The object of this demand was soon clear, for the chiefs immediately boarded us, and without the man we sought.

An angry palaver ensued, and doubtless they would have been detained as hostages but for the precaution they had taken.

However, there was no choice but to let them go, detaining their fur robes as pledges of surrender on the following day.

Meanwhile we learnt by a runner that the younger braves had pledged themselves to their comrade’s safety, and it therefore occasioned no surprise when day dawned and the robes were unredeemed. We had, in fact, already begun our preparations for the march to the head-quarters of the tribe and the necessary destruction of their lodges.

The expedition immediately started, the Governor and Canadians taking the head of the column; and after an hour or two we found ourselves in a beautiful open valley leading to a formidable stockade enclosing an unusually large Indian lodge. The stockade was built of split pines, about 20 feet high, firmly sunk in the ground, and well braced together, with loop-holes for guns between the interstices. A spacious platform ran round the inside about 6 feet from the top, and this was manned by armed warriors.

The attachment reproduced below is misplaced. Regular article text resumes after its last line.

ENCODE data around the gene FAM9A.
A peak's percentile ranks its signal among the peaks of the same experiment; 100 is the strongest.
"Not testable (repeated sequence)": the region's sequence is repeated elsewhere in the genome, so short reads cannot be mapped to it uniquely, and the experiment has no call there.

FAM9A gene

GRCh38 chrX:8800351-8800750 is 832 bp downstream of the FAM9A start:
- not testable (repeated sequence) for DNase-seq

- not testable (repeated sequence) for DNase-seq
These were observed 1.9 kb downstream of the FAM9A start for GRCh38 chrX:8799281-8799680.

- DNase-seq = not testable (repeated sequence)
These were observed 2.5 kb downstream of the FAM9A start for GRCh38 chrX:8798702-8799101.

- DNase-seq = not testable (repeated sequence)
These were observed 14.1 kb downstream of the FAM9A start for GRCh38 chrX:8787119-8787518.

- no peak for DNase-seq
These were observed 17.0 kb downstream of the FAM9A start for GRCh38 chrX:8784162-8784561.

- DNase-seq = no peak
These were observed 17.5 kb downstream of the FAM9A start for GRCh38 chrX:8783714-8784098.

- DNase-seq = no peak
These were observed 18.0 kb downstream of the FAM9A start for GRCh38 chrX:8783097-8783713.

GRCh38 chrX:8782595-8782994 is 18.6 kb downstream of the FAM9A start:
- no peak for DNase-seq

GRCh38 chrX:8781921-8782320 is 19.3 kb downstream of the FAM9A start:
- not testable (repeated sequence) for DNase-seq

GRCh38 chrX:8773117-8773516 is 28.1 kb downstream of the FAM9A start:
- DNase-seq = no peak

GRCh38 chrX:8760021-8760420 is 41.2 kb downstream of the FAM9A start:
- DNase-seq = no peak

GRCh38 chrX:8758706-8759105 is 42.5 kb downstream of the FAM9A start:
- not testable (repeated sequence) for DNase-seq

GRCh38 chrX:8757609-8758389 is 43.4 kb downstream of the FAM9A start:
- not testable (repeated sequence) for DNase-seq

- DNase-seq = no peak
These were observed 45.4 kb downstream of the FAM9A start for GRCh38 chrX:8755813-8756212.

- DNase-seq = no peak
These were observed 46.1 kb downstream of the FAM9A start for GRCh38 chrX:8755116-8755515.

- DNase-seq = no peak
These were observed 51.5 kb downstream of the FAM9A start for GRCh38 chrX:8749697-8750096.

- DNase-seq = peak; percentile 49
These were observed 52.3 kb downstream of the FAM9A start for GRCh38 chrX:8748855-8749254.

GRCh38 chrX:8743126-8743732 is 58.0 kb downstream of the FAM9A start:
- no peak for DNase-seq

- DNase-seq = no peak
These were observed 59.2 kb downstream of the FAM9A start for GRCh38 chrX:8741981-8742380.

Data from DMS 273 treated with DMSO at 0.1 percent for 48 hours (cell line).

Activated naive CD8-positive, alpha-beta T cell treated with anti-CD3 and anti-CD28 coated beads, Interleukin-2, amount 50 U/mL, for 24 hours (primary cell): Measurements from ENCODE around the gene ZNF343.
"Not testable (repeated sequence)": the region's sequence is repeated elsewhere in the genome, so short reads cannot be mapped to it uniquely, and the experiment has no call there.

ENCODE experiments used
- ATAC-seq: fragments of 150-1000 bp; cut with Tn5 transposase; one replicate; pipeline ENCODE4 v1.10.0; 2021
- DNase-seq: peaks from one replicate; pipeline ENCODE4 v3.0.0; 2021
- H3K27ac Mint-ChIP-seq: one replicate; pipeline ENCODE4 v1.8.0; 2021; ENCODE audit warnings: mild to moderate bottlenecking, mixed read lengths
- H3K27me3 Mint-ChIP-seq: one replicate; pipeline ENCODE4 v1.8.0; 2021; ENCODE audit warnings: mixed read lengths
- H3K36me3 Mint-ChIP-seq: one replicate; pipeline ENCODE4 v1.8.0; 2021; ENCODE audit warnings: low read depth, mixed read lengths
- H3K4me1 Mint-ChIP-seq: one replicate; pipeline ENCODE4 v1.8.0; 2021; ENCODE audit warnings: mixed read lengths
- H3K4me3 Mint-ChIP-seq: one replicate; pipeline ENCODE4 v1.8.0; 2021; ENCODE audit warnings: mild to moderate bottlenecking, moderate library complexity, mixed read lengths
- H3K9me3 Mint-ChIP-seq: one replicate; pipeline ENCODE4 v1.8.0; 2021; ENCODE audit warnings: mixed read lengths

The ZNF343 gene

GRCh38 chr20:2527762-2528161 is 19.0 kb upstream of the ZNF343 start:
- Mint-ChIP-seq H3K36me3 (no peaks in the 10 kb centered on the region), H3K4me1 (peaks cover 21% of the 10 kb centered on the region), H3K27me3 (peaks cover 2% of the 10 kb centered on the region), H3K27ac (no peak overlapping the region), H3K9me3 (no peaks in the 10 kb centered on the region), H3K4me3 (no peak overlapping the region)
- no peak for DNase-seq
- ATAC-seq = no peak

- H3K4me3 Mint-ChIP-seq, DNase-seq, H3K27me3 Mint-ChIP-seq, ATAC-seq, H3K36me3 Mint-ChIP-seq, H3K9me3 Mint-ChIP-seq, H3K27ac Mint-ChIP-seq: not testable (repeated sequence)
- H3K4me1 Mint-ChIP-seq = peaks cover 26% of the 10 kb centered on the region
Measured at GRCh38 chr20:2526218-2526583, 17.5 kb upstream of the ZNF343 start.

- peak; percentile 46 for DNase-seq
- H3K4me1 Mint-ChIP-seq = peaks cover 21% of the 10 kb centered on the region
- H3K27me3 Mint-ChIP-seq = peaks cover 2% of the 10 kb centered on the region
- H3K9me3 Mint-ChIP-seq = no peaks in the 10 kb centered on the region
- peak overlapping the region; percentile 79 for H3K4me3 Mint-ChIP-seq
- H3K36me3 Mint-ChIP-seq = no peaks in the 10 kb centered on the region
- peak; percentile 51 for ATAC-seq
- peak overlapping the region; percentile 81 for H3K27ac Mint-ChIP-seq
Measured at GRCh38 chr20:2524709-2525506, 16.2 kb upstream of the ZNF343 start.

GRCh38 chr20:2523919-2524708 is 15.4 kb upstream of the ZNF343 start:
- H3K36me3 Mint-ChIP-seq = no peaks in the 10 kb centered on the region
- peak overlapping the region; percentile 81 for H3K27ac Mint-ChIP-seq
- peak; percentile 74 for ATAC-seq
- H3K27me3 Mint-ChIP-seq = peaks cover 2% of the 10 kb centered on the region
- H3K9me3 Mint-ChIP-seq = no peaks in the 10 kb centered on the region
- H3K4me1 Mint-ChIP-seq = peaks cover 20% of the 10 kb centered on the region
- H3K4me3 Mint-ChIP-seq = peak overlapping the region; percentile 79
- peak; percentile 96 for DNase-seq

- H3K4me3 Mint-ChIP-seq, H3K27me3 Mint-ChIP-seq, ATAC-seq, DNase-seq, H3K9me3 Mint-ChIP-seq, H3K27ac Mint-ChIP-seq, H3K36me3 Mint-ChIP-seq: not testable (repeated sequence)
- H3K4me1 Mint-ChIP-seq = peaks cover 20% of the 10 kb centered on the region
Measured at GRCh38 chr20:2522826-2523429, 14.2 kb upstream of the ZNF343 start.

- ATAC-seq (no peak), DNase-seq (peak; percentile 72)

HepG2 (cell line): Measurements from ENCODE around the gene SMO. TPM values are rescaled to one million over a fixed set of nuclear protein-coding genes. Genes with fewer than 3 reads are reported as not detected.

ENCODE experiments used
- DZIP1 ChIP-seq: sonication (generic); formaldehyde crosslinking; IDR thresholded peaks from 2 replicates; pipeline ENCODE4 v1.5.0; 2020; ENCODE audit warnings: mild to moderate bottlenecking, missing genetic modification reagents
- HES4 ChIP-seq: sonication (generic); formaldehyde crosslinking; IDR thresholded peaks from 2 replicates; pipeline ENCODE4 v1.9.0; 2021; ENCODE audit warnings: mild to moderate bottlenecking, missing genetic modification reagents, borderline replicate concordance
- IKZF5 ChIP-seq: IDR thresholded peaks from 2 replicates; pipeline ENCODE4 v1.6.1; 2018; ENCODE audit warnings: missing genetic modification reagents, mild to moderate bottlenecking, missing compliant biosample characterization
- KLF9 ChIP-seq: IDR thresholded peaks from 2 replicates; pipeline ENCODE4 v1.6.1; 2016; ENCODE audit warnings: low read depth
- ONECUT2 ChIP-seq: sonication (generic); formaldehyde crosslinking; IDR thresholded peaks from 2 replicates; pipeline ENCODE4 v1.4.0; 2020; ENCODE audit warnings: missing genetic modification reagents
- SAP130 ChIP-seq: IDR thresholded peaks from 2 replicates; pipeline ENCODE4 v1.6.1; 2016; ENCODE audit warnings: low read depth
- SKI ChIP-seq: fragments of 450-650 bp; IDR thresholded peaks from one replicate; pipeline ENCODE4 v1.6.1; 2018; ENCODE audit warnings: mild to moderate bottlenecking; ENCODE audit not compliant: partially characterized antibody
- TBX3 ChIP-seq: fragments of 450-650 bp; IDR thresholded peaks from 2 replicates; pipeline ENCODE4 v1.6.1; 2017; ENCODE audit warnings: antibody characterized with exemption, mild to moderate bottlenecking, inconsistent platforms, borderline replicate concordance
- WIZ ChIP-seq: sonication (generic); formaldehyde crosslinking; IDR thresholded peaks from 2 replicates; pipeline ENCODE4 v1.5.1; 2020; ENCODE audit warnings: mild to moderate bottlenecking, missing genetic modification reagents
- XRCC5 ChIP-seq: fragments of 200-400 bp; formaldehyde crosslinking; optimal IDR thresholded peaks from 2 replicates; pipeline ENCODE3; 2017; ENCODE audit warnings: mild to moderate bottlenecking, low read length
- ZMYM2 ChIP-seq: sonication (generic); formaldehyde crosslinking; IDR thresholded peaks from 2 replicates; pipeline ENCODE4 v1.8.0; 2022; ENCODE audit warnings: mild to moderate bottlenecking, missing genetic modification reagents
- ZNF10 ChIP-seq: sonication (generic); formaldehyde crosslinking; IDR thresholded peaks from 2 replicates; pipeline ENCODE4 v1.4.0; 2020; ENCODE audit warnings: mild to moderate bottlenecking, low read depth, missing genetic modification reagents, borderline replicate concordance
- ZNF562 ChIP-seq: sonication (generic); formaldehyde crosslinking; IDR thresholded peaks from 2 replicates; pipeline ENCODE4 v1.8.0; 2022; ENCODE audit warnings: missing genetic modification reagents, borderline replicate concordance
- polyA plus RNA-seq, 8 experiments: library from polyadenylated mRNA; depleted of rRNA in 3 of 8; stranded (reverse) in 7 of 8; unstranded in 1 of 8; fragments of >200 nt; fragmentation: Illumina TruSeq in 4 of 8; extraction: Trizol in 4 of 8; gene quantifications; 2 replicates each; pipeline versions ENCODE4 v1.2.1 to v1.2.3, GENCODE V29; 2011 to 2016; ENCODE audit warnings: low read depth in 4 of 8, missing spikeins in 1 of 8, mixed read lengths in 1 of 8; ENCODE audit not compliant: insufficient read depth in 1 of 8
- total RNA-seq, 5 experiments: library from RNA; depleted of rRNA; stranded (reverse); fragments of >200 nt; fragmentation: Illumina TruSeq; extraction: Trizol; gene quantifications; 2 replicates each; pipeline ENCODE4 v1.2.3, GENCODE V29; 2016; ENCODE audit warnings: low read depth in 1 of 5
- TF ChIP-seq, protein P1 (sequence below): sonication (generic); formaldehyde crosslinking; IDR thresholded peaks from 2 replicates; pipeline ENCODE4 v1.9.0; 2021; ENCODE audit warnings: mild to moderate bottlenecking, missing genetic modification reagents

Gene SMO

Lieutenant Sansum was for immediate attack, but the Governor refused, knowing that if we got the boats up, the place might be taken without bloodshed. Accordingly I was sent back to make the attempt, and after several hours’ hard tracking by officers and men in the icy water, we got into the main stream and abreast the stockade.

Watchful eyes had followed our every movement, and intense anxiety was at once apparent. Not a word was uttered, but silently a heavy sliding-door wasGOOD CHEER pushed up, and at this wordless invitation we entered upon one of the strangest scenes imaginable. We stood in the middle of the great lodge, and the early twilight had fallen, so that the chief illuminant was the flicker of several fires, which sent their dancing light and shadow over the dusky interior. As our eyes accustomed themselves, we saw the silent Indians standing in the gloom of the wide lodge, massively formed as it was, roofed and carved, with something majestic in its simplicity and perfect adaptation to its purpose.